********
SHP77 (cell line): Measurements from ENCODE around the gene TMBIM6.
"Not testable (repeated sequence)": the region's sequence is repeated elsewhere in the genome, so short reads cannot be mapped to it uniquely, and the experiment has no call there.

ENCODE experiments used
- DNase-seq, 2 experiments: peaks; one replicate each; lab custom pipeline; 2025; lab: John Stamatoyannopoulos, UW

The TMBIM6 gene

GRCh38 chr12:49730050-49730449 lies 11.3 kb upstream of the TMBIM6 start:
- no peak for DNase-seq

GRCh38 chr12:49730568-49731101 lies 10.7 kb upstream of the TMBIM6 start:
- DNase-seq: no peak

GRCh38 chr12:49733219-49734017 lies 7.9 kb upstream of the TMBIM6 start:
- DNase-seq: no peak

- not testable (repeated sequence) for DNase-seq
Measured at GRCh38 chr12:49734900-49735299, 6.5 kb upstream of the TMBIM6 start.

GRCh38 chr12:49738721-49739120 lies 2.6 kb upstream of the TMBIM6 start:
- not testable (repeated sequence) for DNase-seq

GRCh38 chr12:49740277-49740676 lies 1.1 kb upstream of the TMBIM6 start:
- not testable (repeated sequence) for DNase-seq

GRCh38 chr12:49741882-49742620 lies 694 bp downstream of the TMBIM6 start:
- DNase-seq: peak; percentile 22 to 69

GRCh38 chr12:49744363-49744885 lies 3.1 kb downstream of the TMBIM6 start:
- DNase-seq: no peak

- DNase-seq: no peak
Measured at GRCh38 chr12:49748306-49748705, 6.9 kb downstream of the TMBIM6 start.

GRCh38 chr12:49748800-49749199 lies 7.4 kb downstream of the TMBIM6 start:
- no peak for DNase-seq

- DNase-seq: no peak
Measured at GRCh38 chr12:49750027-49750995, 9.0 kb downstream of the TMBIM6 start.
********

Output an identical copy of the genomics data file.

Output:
SHP77 (cell line): Measurements from ENCODE around the gene TMBIM6.
"Not testable (repeated sequence)": the region's sequence is repeated elsewhere in the genome, so short reads cannot be mapped to it uniquely, and the experiment has no call there.

ENCODE experiments used
- DNase-seq, 2 experiments: peaks; one replicate each; lab custom pipeline; 2025; lab: John Stamatoyannopoulos, UW

The TMBIM6 gene

GRCh38 chr12:49730050-49730449 lies 11.3 kb upstream of the TMBIM6 start:
- no peak for DNase-seq

GRCh38 chr12:49730568-49731101 lies 10.7 kb upstream of the TMBIM6 start:
- DNase-seq: no peak

GRCh38 chr12:49733219-49734017 lies 7.9 kb upstream of the TMBIM6 start:
- DNase-seq: no peak

- not testable (repeated sequence) for DNase-seq
Measured at GRCh38 chr12:49734900-49735299, 6.5 kb upstream of the TMBIM6 start.

GRCh38 chr12:49738721-49739120 lies 2.6 kb upstream of the TMBIM6 start:
- not testable (repeated sequence) for DNase-seq

GRCh38 chr12:49740277-49740676 lies 1.1 kb upstream of the TMBIM6 start:
- not testable (repeated sequence) for DNase-seq

GRCh38 chr12:49741882-49742620 lies 694 bp downstream of the TMBIM6 start:
- DNase-seq: peak; percentile 22 to 69

GRCh38 chr12:49744363-49744885 lies 3.1 kb downstream of the TMBIM6 start:
- DNase-seq: no peak

- DNase-seq: no peak
Measured at GRCh38 chr12:49748306-49748705, 6.9 kb downstream of the TMBIM6 start.

GRCh38 chr12:49748800-49749199 lies 7.4 kb downstream of the TMBIM6 start:
- no peak for DNase-seq

- DNase-seq: no peak
Measured at GRCh38 chr12:49750027-49750995, 9.0 kb downstream of the TMBIM6 start.